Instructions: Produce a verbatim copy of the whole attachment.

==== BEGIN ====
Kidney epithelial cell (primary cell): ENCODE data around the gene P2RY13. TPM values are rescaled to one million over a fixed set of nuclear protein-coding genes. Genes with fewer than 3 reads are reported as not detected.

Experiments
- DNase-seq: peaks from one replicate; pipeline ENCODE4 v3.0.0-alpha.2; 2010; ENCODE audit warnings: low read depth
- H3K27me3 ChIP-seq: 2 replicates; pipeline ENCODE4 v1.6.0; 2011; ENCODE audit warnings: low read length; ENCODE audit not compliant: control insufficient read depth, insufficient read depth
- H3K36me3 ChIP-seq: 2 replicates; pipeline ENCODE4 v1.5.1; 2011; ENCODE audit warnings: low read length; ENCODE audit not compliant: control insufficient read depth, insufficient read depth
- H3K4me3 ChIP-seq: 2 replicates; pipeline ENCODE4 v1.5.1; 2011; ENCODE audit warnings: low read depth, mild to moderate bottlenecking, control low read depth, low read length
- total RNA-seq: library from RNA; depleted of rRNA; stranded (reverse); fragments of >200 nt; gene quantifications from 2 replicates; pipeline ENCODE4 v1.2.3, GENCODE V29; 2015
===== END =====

Kidney epithelial cell (primary cell): ENCODE data around the gene P2RY13. TPM values are rescaled to one million over a fixed set of nuclear protein-coding genes. Genes with fewer than 3 reads are reported as not detected.

Experiments
- DNase-seq: peaks from one replicate; pipeline ENCODE4 v3.0.0-alpha.2; 2010; ENCODE audit warnings: low read depth
- H3K27me3 ChIP-seq: 2 replicates; pipeline ENCODE4 v1.6.0; 2011; ENCODE audit warnings: low read length; ENCODE audit not compliant: control insufficient read depth, insufficient read depth
- H3K36me3 ChIP-seq: 2 replicates; pipeline ENCODE4 v1.5.1; 2011; ENCODE audit warnings: low read length; ENCODE audit not compliant: control insufficient read depth, insufficient read depth
- H3K4me3 ChIP-seq: 2 replicates; pipeline ENCODE4 v1.5.1; 2011; ENCODE audit warnings: low read depth, mild to moderate bottlenecking, control low read depth, low read length
- total RNA-seq: library from RNA; depleted of rRNA; stranded (reverse); fragments of >200 nt; gene quantifications from 2 replicates; pipeline ENCODE4 v1.2.3, GENCODE V29; 2015